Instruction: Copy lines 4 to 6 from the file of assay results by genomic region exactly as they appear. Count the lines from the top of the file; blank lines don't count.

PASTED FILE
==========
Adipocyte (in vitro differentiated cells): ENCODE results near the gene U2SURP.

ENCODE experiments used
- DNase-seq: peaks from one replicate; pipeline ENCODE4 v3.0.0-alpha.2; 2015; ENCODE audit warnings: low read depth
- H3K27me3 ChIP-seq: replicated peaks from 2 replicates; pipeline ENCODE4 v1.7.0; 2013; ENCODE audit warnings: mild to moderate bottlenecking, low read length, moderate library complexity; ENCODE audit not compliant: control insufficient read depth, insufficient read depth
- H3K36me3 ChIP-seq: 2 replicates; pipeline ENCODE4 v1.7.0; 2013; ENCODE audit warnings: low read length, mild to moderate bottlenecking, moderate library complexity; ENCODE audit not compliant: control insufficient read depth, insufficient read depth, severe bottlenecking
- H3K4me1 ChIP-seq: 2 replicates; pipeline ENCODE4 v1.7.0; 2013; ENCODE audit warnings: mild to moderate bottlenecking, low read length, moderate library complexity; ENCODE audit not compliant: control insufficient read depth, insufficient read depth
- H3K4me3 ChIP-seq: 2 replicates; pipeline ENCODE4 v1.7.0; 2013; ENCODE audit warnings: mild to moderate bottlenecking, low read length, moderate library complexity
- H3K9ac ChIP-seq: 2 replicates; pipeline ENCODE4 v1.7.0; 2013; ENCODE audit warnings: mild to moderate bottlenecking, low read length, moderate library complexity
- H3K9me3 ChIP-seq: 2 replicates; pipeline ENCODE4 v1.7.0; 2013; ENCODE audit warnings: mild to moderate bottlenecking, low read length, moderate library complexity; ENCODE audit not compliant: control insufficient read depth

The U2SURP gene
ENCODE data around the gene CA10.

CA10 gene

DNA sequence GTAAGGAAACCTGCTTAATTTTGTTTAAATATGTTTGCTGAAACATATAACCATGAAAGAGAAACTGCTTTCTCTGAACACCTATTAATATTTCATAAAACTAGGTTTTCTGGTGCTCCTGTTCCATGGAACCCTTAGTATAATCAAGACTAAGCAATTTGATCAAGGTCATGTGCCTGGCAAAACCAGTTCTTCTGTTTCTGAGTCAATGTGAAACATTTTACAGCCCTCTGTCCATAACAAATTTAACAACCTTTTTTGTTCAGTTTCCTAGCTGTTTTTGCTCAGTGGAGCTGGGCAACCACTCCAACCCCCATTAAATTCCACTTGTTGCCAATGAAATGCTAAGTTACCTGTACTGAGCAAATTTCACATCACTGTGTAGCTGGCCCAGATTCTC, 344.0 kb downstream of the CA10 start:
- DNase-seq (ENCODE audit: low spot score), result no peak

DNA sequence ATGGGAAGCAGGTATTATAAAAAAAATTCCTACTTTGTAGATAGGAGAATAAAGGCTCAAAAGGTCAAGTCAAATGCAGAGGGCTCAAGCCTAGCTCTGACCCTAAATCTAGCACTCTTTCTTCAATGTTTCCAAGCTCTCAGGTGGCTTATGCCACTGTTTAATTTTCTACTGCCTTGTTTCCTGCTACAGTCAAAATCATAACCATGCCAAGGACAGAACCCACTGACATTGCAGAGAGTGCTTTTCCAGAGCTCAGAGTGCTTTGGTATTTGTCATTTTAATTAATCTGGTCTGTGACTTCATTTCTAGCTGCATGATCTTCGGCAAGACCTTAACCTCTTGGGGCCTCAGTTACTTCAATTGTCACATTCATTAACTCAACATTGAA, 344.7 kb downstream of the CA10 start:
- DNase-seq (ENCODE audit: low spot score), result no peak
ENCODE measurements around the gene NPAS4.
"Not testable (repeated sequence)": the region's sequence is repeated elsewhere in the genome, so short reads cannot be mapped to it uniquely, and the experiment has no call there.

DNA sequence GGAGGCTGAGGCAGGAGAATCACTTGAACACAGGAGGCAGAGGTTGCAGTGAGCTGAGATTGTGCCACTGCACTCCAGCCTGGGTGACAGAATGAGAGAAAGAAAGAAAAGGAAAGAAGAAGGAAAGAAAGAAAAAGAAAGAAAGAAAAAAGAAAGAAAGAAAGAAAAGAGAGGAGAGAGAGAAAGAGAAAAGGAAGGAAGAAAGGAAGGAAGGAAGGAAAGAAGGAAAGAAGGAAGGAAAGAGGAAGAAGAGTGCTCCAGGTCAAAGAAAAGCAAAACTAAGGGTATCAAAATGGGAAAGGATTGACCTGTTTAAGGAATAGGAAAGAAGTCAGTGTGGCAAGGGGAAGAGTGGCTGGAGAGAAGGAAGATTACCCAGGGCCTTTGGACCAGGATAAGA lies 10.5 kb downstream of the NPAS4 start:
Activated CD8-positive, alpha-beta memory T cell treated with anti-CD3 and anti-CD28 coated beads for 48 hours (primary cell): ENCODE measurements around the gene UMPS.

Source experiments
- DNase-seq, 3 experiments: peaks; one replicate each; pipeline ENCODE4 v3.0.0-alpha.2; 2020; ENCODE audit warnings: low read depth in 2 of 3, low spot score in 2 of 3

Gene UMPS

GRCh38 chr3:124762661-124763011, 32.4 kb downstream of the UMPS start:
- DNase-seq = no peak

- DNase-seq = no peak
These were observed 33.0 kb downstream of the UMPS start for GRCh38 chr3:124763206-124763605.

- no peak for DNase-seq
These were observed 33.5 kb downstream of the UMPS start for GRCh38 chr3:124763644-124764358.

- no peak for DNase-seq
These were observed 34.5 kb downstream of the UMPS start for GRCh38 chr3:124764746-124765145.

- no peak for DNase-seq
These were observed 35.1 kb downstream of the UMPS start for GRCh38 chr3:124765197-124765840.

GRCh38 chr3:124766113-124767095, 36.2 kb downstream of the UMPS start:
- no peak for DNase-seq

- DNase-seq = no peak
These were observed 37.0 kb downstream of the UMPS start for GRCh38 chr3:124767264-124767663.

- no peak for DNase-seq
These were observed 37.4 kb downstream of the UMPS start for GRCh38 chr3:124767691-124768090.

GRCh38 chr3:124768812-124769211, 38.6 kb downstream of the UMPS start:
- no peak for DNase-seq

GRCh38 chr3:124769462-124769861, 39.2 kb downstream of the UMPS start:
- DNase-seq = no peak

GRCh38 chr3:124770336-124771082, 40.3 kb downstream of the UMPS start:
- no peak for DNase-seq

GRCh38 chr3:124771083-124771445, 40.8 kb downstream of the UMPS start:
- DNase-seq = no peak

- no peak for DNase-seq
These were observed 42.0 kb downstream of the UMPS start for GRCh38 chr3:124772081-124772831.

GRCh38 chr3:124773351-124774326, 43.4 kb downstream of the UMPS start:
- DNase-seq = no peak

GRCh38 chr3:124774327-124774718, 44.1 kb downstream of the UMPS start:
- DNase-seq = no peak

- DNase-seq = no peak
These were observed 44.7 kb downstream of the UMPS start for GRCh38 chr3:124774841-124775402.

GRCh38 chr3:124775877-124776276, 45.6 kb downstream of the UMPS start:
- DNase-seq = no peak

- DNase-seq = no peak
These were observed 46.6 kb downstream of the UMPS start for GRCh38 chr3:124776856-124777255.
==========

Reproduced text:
- H3K27me3 ChIP-seq: replicated peaks from 2 replicates; pipeline ENCODE4 v1.7.0; 2013; ENCODE audit warnings: mild to moderate bottlenecking, low read length, moderate library complexity; ENCODE audit not compliant: control insufficient read depth, insufficient read depth
- H3K36me3 ChIP-seq: 2 replicates; pipeline ENCODE4 v1.7.0; 2013; ENCODE audit warnings: low read length, mild to moderate bottlenecking, moderate library complexity; ENCODE audit not compliant: control insufficient read depth, insufficient read depth, severe bottlenecking
- H3K4me1 ChIP-seq: 2 replicates; pipeline ENCODE4 v1.7.0; 2013; ENCODE audit warnings: mild to moderate bottlenecking, low read length, moderate library complexity; ENCODE audit not compliant: control insufficient read depth, insufficient read depth